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Broken English Club
The English Beach Harry Sword , June 29th, 2017 15:10

Black and white photo of pebbled beach‘The English Beach’ - words to conjure a panorama of grubby imagery. The bawdy decrepitude of Blackpool, Margate, Whitley Bay; the seedy edges of Southend, Great Yarmouth, Hunstanton - in bursty full throttle, the lot. Empty 1970s arcades, an undertone of menace, grey pavements that promise unreasonable violence whatever the season. If mainland Europe maintains the tradition of the pre-dinner seaside 'promenade' - dressed up, soberly measured conversation, in control - the English Beach has the 'prowl' instead: all-day drinking, heavy befuddled limbs, hot brains.

This isn’t Oliver Ho’s seaside, though. Rather, The English Beach is informed by the creaking otherness of ‘England’s desert’ - Dungeness. The black huts, discarded tyres, abandoned boats, modern hermits; the Jarman disciples, concrete ‘acoustic mirrors’, humming presence of the power station, the wonderers, the endless shingle, Dungeness is at odds with any traditional conception of the beach or twee ideation of the British ‘seaside’ (see: The Libertines' recently announced ‘tiddly om pom pom’ tour). It isn’t a place you end up by mistake, either: you come here to worship at the altar of the bleak majestic.

On the first Broken English Club album - Suburban Hunting - Ho took the boredom, seediness and surreal greyscale drift of the suburban vista as muse. On this second LP, he continues to draw on his rasping electronic palate, referencing the seedy night throb of EBM and sinister restraint of synth wave, the immortal dilapidation of the Dungeness dreamscape making a thrilling psychic companion. The juxtaposition between grinding angular noise flourishes and crystal clear engineering prowess make thrilling listening on ‘Breaking the Flesh’, which pivots around a staggered arpeggio bassline that rises and falls like some stumbling pitch-black approach to a woodland rave while ‘The Sun Rising’ crawls along at a low-lit pace, hollow kicks and a reverberating synth against a wall of drone.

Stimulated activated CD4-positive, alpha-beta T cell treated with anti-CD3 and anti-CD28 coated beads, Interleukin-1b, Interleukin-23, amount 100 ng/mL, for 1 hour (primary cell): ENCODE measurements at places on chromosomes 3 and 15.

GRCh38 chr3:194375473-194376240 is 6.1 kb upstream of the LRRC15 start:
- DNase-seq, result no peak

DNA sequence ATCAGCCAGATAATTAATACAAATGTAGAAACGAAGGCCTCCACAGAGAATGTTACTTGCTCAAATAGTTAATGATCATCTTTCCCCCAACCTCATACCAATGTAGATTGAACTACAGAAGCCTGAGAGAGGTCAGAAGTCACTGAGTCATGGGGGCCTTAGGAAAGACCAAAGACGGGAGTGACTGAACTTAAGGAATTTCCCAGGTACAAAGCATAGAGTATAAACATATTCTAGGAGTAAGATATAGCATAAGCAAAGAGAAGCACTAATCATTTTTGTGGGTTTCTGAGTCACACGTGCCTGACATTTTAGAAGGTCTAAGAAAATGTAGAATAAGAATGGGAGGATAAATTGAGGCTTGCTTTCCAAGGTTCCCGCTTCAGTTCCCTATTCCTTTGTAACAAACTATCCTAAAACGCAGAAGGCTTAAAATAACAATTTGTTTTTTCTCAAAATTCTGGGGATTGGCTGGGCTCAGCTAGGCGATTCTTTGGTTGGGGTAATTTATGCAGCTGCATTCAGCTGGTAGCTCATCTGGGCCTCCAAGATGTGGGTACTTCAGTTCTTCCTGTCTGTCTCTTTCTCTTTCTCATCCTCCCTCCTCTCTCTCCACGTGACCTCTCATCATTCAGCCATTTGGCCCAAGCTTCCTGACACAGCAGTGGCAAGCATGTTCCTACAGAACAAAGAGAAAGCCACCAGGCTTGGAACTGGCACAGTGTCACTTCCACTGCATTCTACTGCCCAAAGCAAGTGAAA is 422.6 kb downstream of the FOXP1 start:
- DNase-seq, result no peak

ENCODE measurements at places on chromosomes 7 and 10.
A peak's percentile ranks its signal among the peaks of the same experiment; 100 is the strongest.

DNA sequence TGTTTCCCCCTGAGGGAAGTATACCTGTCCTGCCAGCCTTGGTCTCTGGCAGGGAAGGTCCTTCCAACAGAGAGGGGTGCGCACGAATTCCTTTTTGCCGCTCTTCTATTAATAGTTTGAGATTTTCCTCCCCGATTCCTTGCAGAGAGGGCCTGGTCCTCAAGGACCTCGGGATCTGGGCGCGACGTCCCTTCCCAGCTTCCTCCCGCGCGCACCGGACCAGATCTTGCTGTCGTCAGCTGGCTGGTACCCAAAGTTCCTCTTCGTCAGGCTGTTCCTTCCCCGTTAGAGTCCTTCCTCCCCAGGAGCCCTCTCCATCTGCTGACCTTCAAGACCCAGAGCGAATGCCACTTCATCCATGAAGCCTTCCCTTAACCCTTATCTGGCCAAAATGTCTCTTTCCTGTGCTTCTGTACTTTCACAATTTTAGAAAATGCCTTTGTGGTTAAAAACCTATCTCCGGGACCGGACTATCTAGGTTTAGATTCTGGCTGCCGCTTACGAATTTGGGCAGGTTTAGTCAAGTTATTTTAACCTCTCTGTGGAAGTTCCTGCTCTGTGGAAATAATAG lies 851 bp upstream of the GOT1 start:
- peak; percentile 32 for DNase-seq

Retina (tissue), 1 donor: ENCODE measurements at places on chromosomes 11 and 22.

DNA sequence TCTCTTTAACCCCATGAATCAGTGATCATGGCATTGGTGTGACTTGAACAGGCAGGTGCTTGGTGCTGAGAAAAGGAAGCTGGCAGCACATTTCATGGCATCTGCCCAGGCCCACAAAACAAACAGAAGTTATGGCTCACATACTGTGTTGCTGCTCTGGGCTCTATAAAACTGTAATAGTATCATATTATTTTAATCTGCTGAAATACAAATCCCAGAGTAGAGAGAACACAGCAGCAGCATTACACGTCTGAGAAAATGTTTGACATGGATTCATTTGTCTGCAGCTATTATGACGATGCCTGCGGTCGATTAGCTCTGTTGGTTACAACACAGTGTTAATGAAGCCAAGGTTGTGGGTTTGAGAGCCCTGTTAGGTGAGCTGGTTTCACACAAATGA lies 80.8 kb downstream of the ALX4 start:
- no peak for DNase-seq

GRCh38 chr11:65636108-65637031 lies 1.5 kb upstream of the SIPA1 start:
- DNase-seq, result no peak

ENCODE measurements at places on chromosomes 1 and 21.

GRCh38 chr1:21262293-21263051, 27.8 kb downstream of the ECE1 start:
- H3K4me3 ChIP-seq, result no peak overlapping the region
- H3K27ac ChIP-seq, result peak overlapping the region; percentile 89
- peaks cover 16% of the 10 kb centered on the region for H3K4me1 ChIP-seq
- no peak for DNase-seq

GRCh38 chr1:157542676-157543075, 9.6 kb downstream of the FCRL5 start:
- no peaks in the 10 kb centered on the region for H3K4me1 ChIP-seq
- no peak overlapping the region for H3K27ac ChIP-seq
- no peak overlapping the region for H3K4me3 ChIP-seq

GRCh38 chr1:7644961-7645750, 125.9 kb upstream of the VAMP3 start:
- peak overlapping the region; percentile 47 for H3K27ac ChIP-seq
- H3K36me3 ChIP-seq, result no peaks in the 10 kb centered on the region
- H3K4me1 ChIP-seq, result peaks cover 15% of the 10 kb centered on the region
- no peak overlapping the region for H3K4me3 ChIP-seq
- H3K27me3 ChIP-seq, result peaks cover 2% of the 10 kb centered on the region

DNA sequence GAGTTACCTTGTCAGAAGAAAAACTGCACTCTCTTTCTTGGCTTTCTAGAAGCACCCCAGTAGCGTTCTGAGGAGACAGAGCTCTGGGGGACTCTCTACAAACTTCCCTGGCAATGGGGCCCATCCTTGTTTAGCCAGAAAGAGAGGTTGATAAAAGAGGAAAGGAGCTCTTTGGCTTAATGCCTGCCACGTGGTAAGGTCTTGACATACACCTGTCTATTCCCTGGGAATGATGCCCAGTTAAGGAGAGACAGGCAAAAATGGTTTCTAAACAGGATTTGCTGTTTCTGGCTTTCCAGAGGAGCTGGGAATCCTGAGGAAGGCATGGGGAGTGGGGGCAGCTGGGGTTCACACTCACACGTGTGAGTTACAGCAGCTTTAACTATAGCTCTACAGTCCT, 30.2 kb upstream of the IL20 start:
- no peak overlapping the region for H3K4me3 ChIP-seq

‘Plague Song’ is peak time techno perfectly executed - a skeleton of pangs, howls and blips evoking the cacophonous orchestra of a violent North Sea night. Ho’s disembodied vocals - buried beneath thick layers of static and hiss - add deadpan rhythmic scree, like some narcotised lighthouseman gone askew, guiding ships onto the rocks instead of away from them. ‘Wire Fence’ personifies this record's singular sense of space and brittle dynamics, ratatat hats cutting through the mix like some recently struck-off doctor savagely mowing a suburban lawn, keys to the medicine cabinet still jangling in his sweaty beige slacks.

The English Beach (further) strips the Broken English Club sound. Though the sound palate is coldly austere, Ho orchestrates a dubwise sense of dynamic space - each sparse part honed to savage efficiency - affording an elemental effect that perfectly matches the source matter: the alien, barren Dungeness.